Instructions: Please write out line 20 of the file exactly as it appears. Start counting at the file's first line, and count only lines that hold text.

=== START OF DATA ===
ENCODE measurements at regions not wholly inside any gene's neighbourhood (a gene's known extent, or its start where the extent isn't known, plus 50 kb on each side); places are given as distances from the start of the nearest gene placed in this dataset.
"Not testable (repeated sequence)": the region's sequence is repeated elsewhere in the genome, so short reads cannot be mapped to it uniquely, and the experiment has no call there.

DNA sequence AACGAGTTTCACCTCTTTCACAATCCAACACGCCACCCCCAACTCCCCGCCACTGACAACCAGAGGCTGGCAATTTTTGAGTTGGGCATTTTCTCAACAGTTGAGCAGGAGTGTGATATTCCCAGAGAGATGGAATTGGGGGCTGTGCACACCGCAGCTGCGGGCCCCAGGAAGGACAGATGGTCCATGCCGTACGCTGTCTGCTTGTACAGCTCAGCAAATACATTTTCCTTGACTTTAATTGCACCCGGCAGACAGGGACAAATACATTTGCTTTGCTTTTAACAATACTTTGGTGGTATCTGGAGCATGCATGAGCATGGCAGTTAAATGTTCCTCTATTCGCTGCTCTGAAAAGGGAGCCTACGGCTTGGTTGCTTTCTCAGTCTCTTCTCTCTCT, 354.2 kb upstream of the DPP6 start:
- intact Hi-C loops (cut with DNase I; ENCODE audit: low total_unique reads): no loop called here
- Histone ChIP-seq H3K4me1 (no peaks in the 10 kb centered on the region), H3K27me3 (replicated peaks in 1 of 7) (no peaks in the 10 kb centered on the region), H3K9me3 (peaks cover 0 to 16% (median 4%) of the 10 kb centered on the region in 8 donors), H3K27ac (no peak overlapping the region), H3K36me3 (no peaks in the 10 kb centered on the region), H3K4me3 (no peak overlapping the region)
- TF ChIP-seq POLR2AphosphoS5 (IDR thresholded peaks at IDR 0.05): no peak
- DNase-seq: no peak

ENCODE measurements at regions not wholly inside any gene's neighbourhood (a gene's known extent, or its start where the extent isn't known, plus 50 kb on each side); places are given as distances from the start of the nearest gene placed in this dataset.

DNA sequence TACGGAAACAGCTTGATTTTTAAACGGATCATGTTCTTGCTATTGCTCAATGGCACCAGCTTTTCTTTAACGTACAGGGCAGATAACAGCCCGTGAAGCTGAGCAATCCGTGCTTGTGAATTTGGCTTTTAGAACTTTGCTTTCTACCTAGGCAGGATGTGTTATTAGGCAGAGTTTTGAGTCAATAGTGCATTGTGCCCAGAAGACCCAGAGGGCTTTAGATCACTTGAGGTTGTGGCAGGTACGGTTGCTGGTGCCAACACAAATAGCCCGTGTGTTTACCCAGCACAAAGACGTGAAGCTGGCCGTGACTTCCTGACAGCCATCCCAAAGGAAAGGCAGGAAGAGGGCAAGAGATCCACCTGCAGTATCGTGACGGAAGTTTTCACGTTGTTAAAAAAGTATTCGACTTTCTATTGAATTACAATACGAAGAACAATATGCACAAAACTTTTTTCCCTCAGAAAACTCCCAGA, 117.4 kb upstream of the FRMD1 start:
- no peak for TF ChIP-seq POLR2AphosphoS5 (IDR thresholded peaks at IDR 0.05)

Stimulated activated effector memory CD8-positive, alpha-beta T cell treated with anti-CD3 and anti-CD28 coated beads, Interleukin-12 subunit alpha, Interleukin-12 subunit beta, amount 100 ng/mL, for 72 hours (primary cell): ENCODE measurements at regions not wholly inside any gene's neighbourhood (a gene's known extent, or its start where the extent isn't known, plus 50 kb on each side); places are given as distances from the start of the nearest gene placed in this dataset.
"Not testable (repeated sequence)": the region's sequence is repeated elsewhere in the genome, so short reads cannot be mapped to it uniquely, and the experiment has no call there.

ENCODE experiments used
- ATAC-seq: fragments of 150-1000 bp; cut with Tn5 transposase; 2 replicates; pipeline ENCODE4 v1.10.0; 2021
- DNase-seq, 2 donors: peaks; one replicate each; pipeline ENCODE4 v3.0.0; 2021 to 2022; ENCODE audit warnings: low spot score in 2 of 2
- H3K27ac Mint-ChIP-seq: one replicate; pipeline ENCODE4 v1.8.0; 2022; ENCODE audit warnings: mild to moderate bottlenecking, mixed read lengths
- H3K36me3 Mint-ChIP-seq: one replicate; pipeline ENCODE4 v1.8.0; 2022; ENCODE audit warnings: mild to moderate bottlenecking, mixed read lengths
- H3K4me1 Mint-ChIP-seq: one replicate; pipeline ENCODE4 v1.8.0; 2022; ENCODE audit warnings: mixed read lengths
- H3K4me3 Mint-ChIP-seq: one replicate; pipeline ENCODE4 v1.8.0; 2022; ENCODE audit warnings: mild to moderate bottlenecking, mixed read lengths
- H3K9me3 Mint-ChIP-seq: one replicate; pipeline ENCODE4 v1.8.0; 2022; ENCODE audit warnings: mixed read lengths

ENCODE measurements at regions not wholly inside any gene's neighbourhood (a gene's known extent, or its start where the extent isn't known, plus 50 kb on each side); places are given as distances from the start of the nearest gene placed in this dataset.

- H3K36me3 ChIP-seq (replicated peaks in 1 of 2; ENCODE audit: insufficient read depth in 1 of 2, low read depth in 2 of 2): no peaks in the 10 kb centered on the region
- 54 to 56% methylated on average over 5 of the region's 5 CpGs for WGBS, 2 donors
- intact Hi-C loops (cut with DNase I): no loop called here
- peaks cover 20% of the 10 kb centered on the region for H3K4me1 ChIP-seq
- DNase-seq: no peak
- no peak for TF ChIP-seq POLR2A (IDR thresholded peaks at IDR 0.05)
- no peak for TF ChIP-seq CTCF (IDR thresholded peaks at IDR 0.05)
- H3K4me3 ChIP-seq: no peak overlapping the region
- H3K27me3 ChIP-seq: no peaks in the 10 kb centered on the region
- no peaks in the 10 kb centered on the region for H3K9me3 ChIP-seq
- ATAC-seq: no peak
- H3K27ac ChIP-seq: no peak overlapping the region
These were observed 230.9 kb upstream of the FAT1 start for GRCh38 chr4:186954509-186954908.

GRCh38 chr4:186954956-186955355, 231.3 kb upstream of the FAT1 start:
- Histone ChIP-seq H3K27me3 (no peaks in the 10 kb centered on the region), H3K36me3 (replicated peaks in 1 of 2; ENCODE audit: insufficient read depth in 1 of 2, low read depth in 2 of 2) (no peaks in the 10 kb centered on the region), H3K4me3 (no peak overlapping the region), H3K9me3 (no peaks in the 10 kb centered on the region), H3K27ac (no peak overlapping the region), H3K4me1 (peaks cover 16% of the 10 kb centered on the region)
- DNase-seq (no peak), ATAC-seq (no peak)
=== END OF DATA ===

- H3K9me3 Mint-ChIP-seq: one replicate; pipeline ENCODE4 v1.8.0; 2022; ENCODE audit warnings: mixed read lengths